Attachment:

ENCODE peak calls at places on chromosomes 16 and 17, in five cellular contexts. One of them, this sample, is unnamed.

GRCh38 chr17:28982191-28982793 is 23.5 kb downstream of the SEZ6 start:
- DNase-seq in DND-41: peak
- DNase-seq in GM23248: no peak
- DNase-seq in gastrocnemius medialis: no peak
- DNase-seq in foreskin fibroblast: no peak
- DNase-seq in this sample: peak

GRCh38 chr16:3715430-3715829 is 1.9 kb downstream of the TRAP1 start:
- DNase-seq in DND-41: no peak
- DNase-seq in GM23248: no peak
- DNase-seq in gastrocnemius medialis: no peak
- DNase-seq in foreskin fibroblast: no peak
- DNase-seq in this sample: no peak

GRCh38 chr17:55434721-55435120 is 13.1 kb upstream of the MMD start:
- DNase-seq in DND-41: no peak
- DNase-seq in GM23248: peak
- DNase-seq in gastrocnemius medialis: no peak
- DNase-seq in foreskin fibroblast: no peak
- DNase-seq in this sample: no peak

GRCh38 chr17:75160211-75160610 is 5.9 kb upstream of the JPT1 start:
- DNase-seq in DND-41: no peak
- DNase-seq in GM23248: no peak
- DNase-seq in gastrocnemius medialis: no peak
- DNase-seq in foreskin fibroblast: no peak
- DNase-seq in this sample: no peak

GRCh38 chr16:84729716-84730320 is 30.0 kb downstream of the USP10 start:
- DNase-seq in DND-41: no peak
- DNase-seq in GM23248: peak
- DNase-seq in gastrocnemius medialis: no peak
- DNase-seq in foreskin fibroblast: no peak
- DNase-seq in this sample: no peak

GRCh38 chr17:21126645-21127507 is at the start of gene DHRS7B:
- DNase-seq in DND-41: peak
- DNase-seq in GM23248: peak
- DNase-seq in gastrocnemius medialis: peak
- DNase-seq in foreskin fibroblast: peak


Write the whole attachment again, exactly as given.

ENCODE peak calls at places on chromosomes 16 and 17, in five cellular contexts. One of them, this sample, is unnamed.

GRCh38 chr17:28982191-28982793 is 23.5 kb downstream of the SEZ6 start:
- DNase-seq in DND-41: peak
- DNase-seq in GM23248: no peak
- DNase-seq in gastrocnemius medialis: no peak
- DNase-seq in foreskin fibroblast: no peak
- DNase-seq in this sample: peak

GRCh38 chr16:3715430-3715829 is 1.9 kb downstream of the TRAP1 start:
- DNase-seq in DND-41: no peak
- DNase-seq in GM23248: no peak
- DNase-seq in gastrocnemius medialis: no peak
- DNase-seq in foreskin fibroblast: no peak
- DNase-seq in this sample: no peak

GRCh38 chr17:55434721-55435120 is 13.1 kb upstream of the MMD start:
- DNase-seq in DND-41: no peak
- DNase-seq in GM23248: peak
- DNase-seq in gastrocnemius medialis: no peak
- DNase-seq in foreskin fibroblast: no peak
- DNase-seq in this sample: no peak

GRCh38 chr17:75160211-75160610 is 5.9 kb upstream of the JPT1 start:
- DNase-seq in DND-41: no peak
- DNase-seq in GM23248: no peak
- DNase-seq in gastrocnemius medialis: no peak
- DNase-seq in foreskin fibroblast: no peak
- DNase-seq in this sample: no peak

GRCh38 chr16:84729716-84730320 is 30.0 kb downstream of the USP10 start:
- DNase-seq in DND-41: no peak
- DNase-seq in GM23248: peak
- DNase-seq in gastrocnemius medialis: no peak
- DNase-seq in foreskin fibroblast: no peak
- DNase-seq in this sample: no peak

GRCh38 chr17:21126645-21127507 is at the start of gene DHRS7B:
- DNase-seq in DND-41: peak
- DNase-seq in GM23248: peak
- DNase-seq in gastrocnemius medialis: peak
- DNase-seq in foreskin fibroblast: peak